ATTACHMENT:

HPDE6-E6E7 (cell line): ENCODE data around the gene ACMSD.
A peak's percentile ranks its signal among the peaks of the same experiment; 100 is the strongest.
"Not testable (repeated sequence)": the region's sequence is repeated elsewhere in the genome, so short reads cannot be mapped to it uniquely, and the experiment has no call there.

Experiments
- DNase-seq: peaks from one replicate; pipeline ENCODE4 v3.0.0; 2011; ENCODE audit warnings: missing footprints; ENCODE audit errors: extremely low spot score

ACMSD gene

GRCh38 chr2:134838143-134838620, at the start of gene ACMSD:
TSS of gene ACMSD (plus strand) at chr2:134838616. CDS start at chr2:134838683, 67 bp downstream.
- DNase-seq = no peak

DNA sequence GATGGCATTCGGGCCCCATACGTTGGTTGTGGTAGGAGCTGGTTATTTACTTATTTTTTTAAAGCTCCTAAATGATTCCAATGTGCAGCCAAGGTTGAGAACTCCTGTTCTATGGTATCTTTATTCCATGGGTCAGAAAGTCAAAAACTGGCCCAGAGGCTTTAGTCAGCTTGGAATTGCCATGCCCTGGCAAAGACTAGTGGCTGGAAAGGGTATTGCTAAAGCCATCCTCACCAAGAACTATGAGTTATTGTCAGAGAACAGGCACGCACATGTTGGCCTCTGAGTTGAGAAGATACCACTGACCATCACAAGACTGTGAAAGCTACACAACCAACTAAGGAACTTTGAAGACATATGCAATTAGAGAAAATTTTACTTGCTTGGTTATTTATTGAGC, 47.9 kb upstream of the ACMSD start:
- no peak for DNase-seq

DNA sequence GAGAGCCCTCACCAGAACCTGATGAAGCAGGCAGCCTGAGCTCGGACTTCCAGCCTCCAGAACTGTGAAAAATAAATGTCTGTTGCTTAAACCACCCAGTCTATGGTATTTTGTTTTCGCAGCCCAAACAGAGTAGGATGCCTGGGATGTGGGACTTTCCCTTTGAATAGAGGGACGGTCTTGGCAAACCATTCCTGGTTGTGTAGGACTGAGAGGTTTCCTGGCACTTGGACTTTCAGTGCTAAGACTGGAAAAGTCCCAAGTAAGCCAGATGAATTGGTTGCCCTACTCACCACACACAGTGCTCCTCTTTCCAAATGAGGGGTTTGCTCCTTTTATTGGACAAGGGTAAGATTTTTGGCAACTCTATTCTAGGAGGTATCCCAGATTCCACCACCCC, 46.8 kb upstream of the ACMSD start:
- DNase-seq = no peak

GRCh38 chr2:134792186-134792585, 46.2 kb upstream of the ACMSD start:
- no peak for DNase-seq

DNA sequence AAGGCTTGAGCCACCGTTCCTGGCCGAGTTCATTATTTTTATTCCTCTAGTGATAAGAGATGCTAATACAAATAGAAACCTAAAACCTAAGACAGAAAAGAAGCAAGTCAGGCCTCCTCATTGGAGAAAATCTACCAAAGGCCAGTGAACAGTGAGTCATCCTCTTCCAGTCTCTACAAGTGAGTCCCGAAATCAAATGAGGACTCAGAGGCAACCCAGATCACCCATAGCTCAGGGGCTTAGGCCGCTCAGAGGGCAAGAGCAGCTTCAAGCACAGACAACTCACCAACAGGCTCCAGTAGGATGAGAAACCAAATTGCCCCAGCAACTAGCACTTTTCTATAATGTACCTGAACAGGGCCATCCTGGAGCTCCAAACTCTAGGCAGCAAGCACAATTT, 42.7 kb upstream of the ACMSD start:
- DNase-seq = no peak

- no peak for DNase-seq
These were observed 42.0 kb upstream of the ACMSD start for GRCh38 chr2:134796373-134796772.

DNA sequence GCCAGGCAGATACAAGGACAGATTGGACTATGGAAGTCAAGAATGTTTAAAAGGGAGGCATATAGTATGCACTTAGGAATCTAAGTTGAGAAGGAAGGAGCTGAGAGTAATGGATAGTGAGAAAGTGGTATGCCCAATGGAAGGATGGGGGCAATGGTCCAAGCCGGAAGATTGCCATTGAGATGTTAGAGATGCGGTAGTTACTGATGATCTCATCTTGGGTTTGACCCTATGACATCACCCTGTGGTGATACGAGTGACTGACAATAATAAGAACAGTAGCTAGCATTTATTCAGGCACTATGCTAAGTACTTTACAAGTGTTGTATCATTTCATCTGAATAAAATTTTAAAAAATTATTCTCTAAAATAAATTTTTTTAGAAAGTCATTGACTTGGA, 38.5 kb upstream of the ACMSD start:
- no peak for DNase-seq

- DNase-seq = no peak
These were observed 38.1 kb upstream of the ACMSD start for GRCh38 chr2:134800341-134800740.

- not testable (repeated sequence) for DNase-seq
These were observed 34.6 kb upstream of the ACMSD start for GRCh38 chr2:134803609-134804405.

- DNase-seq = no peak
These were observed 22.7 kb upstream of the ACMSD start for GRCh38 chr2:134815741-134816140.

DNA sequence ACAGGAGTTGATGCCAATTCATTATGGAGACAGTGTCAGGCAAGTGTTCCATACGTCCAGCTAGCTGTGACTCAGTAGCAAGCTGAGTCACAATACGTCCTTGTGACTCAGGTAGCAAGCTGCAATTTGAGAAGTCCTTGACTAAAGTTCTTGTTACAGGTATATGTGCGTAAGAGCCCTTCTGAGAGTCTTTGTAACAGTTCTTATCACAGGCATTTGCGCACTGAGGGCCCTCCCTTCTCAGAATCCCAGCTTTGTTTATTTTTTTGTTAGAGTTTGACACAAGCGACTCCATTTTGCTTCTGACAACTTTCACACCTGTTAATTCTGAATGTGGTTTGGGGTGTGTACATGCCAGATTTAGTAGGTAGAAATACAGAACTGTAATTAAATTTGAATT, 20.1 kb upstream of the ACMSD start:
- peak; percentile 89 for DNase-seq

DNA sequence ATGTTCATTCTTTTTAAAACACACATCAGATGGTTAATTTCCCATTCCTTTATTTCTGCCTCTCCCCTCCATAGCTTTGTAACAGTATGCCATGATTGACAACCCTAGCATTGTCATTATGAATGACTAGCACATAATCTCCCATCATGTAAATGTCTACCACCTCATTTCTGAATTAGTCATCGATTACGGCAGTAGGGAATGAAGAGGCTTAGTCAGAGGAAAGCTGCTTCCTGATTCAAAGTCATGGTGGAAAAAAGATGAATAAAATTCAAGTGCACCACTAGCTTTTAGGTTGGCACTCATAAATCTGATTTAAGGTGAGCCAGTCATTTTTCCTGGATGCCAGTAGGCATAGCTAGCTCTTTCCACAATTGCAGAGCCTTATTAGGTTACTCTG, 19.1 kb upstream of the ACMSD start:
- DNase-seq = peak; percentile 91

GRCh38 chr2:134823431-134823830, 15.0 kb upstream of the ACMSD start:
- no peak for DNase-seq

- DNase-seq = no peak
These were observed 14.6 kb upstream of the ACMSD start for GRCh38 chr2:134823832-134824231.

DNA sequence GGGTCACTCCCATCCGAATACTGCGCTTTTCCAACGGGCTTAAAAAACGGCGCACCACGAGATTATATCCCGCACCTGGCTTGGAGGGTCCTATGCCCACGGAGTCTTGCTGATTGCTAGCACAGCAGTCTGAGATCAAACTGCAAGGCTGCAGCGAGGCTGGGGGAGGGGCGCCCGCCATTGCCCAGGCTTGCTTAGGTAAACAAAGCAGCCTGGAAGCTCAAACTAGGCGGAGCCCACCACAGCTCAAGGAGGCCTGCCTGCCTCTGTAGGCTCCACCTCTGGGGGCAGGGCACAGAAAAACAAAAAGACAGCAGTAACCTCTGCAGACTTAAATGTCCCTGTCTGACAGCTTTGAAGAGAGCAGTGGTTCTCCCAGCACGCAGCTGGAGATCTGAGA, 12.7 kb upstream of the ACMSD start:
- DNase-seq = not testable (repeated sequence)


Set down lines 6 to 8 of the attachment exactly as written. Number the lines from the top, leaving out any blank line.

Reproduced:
ACMSD gene

GRCh38 chr2:134838143-134838620, at the start of gene ACMSD:
TSS of gene ACMSD (plus strand) at chr2:134838616. CDS start at chr2:134838683, 67 bp downstream.